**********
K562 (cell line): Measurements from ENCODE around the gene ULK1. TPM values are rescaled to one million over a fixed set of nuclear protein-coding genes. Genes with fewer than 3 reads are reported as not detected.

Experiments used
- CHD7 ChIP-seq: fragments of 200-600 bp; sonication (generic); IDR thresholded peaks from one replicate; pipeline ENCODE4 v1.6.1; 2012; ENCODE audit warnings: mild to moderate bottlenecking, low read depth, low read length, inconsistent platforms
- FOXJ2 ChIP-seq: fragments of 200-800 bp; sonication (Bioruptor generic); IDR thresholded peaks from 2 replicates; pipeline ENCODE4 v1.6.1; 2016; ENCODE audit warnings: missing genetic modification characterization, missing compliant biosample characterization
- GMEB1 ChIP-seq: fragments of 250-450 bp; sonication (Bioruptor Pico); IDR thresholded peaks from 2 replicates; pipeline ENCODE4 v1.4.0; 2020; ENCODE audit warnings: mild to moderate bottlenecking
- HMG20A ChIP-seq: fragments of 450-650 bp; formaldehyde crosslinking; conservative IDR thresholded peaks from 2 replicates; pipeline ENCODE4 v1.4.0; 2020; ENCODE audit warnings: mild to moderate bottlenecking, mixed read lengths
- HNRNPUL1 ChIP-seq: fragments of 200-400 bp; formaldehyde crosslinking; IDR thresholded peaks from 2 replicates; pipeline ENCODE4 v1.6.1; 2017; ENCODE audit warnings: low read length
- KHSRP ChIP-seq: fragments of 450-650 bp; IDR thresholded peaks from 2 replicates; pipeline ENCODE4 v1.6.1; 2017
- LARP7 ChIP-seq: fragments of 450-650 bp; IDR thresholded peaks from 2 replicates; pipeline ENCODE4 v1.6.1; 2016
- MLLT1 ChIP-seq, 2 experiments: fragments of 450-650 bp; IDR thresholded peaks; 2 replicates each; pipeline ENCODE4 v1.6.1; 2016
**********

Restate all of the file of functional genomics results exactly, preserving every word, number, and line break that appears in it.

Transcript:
K562 (cell line): Measurements from ENCODE around the gene ULK1. TPM values are rescaled to one million over a fixed set of nuclear protein-coding genes. Genes with fewer than 3 reads are reported as not detected.

Experiments used
- CHD7 ChIP-seq: fragments of 200-600 bp; sonication (generic); IDR thresholded peaks from one replicate; pipeline ENCODE4 v1.6.1; 2012; ENCODE audit warnings: mild to moderate bottlenecking, low read depth, low read length, inconsistent platforms
- FOXJ2 ChIP-seq: fragments of 200-800 bp; sonication (Bioruptor generic); IDR thresholded peaks from 2 replicates; pipeline ENCODE4 v1.6.1; 2016; ENCODE audit warnings: missing genetic modification characterization, missing compliant biosample characterization
- GMEB1 ChIP-seq: fragments of 250-450 bp; sonication (Bioruptor Pico); IDR thresholded peaks from 2 replicates; pipeline ENCODE4 v1.4.0; 2020; ENCODE audit warnings: mild to moderate bottlenecking
- HMG20A ChIP-seq: fragments of 450-650 bp; formaldehyde crosslinking; conservative IDR thresholded peaks from 2 replicates; pipeline ENCODE4 v1.4.0; 2020; ENCODE audit warnings: mild to moderate bottlenecking, mixed read lengths
- HNRNPUL1 ChIP-seq: fragments of 200-400 bp; formaldehyde crosslinking; IDR thresholded peaks from 2 replicates; pipeline ENCODE4 v1.6.1; 2017; ENCODE audit warnings: low read length
- KHSRP ChIP-seq: fragments of 450-650 bp; IDR thresholded peaks from 2 replicates; pipeline ENCODE4 v1.6.1; 2017
- LARP7 ChIP-seq: fragments of 450-650 bp; IDR thresholded peaks from 2 replicates; pipeline ENCODE4 v1.6.1; 2016
- MLLT1 ChIP-seq, 2 experiments: fragments of 450-650 bp; IDR thresholded peaks; 2 replicates each; pipeline ENCODE4 v1.6.1; 2016